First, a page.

My namesake (for my given names) was early American composer Stephen Foster, so I was interested to discover that he apparently inspired the songwriters for the subject of today’s Anatomy Of A Song. It seems that a note was found on him after his 1864 death, and it was addressed to ‘Dear friends and gentle hearts’, a phrase that helped Sammy Fain and Bob Hilliard create their 1949 song, “Dear Hearts and Gentle People.”
This song is another of those that seems so familiar that I’m sure we had the record around the house while I was growing up. I think we had Bing Crosby’s version, but in its early years it was also recorded by Dinah Shore, Gordon MacRae, Patti Page and several others, including Gene Autry.
An interesting quirk about the song is that even though it was usually performed with lyrics that just referred to an indeterminate ‘home’, it would occasionally be customized to include locations that were meaningful to a particular vocalist. For example, Bing Crosby’s version specified Idaho, next door to his home state of Washington (which might have been too difficult to rhyme).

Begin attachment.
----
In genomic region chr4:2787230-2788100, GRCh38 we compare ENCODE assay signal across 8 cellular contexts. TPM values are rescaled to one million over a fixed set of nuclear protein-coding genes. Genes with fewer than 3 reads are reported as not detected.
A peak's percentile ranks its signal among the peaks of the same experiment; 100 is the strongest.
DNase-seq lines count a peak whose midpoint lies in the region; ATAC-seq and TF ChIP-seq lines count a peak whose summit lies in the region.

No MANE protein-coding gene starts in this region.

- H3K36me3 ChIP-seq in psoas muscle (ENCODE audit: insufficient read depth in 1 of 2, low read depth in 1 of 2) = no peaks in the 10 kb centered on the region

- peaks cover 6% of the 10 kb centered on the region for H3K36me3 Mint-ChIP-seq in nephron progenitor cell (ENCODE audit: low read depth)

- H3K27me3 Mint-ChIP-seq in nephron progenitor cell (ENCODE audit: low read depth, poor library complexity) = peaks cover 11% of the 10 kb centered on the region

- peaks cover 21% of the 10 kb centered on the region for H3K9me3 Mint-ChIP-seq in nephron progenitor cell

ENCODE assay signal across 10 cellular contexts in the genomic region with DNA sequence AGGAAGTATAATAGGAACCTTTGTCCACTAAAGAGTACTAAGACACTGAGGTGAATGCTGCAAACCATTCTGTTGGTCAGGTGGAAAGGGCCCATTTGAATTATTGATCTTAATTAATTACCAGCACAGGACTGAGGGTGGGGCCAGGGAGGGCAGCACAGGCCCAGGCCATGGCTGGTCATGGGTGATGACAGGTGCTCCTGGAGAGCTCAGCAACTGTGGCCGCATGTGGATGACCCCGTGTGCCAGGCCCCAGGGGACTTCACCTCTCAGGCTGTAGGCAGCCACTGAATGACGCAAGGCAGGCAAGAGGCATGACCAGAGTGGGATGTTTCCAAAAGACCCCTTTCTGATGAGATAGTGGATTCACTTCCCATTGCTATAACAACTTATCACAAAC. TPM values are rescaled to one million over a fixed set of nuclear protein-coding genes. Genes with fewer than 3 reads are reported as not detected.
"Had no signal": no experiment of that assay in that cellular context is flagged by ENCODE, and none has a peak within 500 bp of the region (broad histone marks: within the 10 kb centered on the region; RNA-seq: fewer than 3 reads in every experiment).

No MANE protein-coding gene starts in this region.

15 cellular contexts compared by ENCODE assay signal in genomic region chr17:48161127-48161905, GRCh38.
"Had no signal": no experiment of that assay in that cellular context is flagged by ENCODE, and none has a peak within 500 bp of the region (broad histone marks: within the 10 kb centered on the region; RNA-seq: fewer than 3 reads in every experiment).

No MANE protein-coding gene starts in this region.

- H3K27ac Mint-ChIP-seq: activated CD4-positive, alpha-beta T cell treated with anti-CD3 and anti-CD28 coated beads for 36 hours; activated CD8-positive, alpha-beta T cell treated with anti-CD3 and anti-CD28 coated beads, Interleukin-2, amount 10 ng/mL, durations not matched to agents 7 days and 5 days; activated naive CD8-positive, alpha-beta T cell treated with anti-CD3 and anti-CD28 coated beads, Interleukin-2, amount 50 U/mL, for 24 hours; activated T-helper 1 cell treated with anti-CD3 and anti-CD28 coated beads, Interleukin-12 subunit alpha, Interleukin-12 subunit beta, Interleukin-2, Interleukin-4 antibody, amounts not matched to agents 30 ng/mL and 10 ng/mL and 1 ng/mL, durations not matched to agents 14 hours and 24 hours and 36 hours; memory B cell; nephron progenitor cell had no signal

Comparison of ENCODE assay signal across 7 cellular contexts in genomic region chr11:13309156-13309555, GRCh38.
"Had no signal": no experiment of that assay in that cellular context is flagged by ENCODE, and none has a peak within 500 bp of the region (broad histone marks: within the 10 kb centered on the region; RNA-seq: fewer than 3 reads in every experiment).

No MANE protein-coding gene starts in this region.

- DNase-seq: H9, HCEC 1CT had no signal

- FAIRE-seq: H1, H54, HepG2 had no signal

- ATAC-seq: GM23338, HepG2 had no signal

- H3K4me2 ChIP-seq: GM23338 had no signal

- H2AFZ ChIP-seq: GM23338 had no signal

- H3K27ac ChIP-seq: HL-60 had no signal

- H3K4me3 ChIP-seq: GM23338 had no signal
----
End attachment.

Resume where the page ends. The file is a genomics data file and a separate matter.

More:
Dinah Shore embraced her home state of Tennessee in her version, and that seemed to lead to a few others using her state — even Perry Como sang about it and he was from the Pittsburgh area. But British singer Doreen Lundy might have had the last laugh when she sang that her home was ‘NOT in Tennessee’ — a fact that wouldn’t exactly shock her fans.